A nice unit. Yes,260 is warm. I had the option of getting the automatic tamper control with mine, in my other house. I like to keep things simple and just did it myself for about 15 years. Not something that I had to run up and down stairs 10 times a day to deal with.Don't think I even went down much at all to play with the damper.
Model 6020-20hp Manual Thomas bandsaw,TC40A 4wd 40 hp New Holland tractor, 450 Norse Winch, Heatmor 400 OWB,YCC 1978-79

Offline Hilltop366

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Re: chimney maintenance
« Reply #8 on: October 14, 2012, 09:28:03 AM »
Nice home-made boiler, did you have to get any inspection or certificate for it to put in your house?

One home-made boiler I had seen had a chain on his manual draft control, the chain came up through the floor and hooked on the wall, just raise or lower the chain to change the setting, my boiler has a hydro draft control no electricity required.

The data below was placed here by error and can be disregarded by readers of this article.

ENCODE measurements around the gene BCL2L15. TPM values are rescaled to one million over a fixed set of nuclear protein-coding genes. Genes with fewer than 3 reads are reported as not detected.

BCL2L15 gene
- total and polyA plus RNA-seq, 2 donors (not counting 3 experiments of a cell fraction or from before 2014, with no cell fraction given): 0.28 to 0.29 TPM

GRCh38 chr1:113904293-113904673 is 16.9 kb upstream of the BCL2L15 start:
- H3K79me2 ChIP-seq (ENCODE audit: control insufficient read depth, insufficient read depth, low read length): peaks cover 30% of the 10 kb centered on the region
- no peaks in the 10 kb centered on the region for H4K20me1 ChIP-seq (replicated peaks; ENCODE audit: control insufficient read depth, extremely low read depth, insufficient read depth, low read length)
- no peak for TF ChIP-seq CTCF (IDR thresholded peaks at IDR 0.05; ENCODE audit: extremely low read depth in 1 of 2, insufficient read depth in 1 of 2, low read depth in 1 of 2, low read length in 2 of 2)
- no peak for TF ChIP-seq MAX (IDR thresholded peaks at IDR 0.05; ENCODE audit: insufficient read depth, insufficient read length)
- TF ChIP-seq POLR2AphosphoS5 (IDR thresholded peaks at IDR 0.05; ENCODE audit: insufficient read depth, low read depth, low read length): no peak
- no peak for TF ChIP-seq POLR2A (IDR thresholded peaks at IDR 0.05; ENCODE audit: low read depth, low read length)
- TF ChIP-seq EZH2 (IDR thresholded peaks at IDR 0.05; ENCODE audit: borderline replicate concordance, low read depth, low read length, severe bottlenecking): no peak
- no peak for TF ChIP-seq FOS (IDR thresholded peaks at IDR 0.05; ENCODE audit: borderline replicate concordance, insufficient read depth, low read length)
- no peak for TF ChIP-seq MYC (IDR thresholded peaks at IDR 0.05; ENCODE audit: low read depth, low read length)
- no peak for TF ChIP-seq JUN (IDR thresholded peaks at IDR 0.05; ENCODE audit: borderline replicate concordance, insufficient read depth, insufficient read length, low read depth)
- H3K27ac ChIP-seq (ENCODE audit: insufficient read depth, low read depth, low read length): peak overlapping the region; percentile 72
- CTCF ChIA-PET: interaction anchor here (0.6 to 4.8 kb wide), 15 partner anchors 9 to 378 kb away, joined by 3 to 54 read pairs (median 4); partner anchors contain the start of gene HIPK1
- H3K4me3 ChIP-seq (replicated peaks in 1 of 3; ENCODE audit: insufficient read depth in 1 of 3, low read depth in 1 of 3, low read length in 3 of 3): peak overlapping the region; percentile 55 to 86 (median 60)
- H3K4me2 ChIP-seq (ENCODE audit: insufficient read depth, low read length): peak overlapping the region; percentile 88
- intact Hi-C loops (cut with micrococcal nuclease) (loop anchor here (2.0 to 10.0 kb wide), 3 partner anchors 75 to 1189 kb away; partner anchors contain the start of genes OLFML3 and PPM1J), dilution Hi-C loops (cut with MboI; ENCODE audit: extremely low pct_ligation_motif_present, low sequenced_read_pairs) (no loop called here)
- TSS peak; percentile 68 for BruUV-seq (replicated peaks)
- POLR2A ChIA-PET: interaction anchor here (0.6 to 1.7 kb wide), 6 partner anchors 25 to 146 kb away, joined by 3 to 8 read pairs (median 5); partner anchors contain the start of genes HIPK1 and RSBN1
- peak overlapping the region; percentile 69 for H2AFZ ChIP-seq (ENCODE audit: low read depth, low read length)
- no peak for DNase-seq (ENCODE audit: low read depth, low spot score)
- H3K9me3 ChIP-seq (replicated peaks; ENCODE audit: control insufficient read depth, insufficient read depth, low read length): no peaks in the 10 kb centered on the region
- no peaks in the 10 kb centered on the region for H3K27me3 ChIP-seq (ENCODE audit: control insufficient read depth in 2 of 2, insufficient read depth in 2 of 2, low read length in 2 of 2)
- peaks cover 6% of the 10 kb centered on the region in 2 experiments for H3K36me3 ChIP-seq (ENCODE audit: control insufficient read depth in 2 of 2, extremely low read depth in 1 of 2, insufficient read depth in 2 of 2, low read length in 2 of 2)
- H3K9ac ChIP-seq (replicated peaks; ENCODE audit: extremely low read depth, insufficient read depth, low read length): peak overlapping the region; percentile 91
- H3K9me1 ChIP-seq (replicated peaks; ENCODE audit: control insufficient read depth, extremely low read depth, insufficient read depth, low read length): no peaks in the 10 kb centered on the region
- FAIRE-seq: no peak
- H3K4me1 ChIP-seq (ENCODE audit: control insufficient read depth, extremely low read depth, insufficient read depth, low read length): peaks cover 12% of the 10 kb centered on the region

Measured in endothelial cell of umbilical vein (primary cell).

My brother has a Kerr wood boiler that has a over-temp kick off valve that is plumbed to spray the water in the fire box. I always thought it was a neat idea, why dump the water on the floor when you can put it on the cause of the problem.

Offline 1270d

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Re: chimney maintenance
« Reply #9 on: October 14, 2012, 10:20:22 AM »
There is no UL tag.   The overheat wont happen again for sure.   How does the hydro damper work?

Offline Hilltop366

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Re: chimney maintenance
« Reply #10 on: October 14, 2012, 11:23:10 AM »
It is a Samson 5D, found a on-line manual that will explain it better than I can.

http://www.samson.de/pdf_en/e05300en.pdf

Online beenthere

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Re: chimney maintenance
« Reply #11 on: October 14, 2012, 12:47:50 PM »
Quote
My brother has a Kerr wood boiler that has a over-temp kick off valve that is plumbed to spray the water in the fire box. I always thought it was a neat idea, why dump the water on the floor when you can put it on the cause of the problem.

That is an idea I like.
Blowing the relief valve happens very seldom (three times in 30+ years), and just keep a pail under the relief valve pipe. But will keep that idea in mind if ever doing a overhaul or repair that can include it. Maybe just drill a hole and plumb in a nozzle fitting (one that will stand up to the fire under normal burning).
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Offline Rinke-Dink

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Re: chimney maintenance